134 Herm. Mand. 1. vid. ad Afr. 5.
135 [Letter 39, and Prolegg. ch. iv. §4.] He calls it elsewhere a most profitable book. Incarn. 3.
136 Athan. here retorts, as it was obvious to do, the charge brought against the Council which gave occasion for this Treatise. If the Council went beyond Scripture in the use of the word `essence' (which however can hardly be granted), who made this necessary, but they who had already introduced the phrases, `the Son was out of nothing,' &c., &c.? `Of the essence,' and `one in essence,' were directly intended to contradict and supplant the Arian unscriptural innovations, as he says below, §20. fin. 21. init. vid. also ad Afros. 6. de Synod. §36, 37. He observes in like manner that the Arian agenhtoj, though allowable as uses by religious men, de Syn. §40. was unscriptural, Orat. i. §30, 34. Also Epiph. Hoer. 76. p. 941. Basil. contr. Eunom. i. 5. Hilar. contr. Const. 16. Ambros. Incarn. 80.
137 Vid. §10, note 3.
138 vid. ad. Afr. 5.
139 1 Cor. viii. 6.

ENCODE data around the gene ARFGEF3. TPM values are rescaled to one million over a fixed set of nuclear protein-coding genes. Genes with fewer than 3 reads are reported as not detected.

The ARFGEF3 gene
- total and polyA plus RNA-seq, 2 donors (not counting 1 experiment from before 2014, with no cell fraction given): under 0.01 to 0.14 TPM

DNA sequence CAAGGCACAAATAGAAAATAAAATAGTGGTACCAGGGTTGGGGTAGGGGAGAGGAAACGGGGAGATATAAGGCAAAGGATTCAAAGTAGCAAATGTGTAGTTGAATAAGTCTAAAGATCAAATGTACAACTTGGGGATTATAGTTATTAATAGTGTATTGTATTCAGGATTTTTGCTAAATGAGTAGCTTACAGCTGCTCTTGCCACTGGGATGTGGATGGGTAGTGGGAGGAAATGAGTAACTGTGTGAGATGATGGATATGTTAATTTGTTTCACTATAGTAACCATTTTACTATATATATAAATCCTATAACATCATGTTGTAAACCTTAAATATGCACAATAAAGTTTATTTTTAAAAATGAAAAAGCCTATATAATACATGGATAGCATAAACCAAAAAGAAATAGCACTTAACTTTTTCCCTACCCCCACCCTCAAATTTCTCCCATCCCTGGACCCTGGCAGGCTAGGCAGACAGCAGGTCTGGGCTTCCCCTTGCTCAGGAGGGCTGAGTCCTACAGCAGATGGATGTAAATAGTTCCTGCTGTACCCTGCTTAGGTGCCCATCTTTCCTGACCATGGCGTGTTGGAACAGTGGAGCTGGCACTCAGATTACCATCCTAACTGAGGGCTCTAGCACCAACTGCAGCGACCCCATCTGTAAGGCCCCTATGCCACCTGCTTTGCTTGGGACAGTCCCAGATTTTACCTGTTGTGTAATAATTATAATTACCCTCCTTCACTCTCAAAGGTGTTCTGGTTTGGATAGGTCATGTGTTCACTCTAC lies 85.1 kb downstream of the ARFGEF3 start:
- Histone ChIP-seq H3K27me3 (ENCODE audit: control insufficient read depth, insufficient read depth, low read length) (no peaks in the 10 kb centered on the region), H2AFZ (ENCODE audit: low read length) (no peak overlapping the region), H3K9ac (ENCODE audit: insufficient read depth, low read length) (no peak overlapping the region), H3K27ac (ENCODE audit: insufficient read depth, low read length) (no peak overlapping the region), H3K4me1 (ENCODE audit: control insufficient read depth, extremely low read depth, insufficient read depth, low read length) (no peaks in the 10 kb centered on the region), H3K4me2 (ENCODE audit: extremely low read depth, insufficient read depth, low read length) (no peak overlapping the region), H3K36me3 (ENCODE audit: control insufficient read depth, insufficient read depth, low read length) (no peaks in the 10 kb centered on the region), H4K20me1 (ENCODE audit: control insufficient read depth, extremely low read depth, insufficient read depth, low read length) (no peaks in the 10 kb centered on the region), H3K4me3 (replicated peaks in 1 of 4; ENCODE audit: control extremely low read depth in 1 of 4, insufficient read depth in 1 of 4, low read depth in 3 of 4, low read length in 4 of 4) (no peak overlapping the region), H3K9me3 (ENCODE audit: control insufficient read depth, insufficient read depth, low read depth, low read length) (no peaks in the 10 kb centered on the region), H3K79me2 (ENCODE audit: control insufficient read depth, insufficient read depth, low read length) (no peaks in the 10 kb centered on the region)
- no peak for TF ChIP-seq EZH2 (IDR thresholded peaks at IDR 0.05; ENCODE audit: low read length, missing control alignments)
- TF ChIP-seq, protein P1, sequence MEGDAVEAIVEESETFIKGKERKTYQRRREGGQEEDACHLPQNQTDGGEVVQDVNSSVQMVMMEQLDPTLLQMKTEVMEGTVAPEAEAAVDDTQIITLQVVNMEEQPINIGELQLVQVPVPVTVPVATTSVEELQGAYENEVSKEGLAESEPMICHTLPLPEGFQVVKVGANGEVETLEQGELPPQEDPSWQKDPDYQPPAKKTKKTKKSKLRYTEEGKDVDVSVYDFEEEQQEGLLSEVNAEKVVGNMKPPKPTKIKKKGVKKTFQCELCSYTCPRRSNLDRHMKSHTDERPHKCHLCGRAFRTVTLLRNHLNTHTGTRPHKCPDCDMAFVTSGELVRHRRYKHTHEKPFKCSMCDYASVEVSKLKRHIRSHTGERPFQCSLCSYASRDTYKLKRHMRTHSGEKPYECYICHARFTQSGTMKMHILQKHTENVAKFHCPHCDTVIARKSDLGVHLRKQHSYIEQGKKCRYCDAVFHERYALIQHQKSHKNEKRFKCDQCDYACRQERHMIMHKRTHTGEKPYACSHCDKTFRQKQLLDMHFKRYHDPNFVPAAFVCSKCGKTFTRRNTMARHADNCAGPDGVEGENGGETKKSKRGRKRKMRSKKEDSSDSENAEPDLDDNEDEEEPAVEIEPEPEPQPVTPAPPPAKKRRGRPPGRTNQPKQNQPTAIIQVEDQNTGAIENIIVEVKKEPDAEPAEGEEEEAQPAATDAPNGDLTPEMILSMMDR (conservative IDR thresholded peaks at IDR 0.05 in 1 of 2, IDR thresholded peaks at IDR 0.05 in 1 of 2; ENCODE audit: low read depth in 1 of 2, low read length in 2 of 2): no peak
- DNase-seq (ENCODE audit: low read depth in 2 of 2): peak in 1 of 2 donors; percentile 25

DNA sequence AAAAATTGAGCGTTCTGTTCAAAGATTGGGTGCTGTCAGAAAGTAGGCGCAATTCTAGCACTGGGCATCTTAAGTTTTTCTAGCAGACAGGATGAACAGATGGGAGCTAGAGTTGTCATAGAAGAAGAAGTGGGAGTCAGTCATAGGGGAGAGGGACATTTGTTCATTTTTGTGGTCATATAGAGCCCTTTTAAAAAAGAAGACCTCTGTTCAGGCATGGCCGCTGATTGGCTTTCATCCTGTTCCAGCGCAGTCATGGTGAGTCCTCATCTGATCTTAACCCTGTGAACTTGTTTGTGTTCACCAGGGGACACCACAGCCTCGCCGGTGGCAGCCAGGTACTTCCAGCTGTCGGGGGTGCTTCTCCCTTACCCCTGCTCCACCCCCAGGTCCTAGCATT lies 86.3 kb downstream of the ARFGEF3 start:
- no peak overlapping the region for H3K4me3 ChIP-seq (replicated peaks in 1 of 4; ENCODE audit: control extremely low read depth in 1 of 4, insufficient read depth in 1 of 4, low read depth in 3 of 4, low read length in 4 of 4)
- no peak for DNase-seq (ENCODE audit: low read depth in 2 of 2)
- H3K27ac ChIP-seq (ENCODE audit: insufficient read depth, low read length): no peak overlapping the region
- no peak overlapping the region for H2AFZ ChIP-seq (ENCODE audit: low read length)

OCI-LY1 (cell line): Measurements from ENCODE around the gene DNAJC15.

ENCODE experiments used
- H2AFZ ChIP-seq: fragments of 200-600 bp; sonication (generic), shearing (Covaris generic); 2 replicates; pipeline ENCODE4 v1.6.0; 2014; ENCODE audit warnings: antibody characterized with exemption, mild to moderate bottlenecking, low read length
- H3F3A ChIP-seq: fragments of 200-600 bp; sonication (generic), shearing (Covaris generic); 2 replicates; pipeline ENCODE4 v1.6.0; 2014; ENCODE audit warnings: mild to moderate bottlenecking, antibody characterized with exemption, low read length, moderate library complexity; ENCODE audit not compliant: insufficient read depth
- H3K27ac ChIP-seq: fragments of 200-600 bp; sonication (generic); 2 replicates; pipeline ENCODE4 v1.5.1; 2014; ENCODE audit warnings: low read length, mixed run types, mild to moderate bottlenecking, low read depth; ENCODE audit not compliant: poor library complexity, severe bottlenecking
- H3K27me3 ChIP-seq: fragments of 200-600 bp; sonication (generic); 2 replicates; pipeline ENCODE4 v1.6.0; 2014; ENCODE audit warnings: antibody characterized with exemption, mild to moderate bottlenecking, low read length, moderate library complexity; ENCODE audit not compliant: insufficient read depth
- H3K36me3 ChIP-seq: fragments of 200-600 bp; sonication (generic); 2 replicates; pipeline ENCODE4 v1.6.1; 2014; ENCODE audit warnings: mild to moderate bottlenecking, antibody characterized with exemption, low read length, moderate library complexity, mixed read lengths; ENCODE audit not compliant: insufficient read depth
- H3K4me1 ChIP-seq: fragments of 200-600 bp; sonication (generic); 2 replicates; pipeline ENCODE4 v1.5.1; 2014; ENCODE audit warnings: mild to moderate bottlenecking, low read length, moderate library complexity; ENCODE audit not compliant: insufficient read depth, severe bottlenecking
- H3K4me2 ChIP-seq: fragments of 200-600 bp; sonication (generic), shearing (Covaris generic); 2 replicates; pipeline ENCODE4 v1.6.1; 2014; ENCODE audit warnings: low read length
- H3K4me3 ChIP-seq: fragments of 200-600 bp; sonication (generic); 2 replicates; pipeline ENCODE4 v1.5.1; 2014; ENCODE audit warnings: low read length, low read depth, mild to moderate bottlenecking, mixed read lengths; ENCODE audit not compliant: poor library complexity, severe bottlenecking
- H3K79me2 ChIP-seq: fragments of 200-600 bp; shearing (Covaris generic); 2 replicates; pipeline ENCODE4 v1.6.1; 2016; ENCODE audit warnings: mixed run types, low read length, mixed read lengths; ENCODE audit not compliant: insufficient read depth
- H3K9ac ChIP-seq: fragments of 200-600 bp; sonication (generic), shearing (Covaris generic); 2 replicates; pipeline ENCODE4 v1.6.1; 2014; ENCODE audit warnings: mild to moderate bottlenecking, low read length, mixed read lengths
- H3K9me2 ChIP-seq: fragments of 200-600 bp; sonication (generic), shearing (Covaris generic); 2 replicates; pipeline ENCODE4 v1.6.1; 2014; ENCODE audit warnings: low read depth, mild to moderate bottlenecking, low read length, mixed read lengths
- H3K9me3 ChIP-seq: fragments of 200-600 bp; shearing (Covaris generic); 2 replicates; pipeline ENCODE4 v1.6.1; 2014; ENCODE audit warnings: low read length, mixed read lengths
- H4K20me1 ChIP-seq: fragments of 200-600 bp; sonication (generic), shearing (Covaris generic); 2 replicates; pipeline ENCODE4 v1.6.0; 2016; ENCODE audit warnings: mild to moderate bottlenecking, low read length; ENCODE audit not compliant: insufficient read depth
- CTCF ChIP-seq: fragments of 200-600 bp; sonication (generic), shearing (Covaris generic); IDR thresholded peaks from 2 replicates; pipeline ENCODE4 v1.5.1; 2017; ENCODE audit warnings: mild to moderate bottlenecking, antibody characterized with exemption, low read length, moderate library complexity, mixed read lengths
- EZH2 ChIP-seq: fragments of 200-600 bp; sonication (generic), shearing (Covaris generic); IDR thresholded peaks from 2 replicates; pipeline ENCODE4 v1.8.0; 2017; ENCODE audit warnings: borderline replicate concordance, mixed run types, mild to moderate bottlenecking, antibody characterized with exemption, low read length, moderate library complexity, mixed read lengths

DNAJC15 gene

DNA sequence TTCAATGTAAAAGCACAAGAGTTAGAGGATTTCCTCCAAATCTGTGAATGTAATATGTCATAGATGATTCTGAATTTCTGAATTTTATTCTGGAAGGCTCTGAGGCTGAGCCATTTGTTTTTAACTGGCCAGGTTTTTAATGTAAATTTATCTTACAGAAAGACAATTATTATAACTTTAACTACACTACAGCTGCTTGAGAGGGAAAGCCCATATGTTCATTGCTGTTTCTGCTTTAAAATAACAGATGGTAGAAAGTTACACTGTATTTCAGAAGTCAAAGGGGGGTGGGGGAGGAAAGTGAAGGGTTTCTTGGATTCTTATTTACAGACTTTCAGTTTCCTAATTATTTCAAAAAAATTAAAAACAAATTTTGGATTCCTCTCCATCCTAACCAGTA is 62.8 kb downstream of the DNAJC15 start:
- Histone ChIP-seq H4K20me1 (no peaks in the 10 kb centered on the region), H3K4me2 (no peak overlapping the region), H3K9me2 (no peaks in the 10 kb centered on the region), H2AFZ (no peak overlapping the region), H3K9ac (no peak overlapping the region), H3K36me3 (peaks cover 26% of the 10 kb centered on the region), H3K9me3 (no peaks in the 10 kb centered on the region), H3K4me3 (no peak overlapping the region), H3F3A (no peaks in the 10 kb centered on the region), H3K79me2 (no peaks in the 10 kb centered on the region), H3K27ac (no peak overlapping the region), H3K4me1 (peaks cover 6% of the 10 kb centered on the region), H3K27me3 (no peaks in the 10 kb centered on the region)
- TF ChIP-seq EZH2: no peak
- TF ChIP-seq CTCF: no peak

140 2 Cor. v. 17.
141 Hence it stands in the Creed, `from the Father, that is, from the essence of the Father.' vid. Eusebius's Letter, infr. According to the received doctrine of the Church all rational beings, and in one sense all beings whatever, are `from God,' over and above the fact of their creation; and of this truth the Arians made use to deny our Lord's proper divinity. Athan. lays down elsewhere that nothing remains in consistence and life, except from a participation of the Word, which is to be considered a gift from Him, additional to that of creation, and separable in idea from it; vid. above, §17, note contr. Gent. 42. de Incarn. 5. Man thus considered is, in his first estate, a son of God and born of God, or, to use the term which occurs so frequently in the Arian controversy, in the number, not only of the creatures, but of things generate, gennhta. This was the sense in which the Arians said that our Lord was Son of God; whereas, as Athan. says, `things originate, being works, cannot be called generate, except so far as, after their making, they partake of the begotten Son, and are therefore said to have been generated also; not at all in their own nature, but because of their participation of the Son in the Spirit.' Orat. i. 56. The question then was, as to the distinction of the Son's divine generation over that of holy men; and the Catholics answered that He was ec ousiaj, from the essence of God; not by participation of grace, not by resemblance, not in a limited sense, but really and simply, and therefore by an internal divine act. vid. below, §22. and infr. §31. [The above note has been modified so as to eliminate the erroneous identification of gennhtoj and genhtoj.]
142 Cf. de Syn. §35.
143 1 Cor. viii. 6.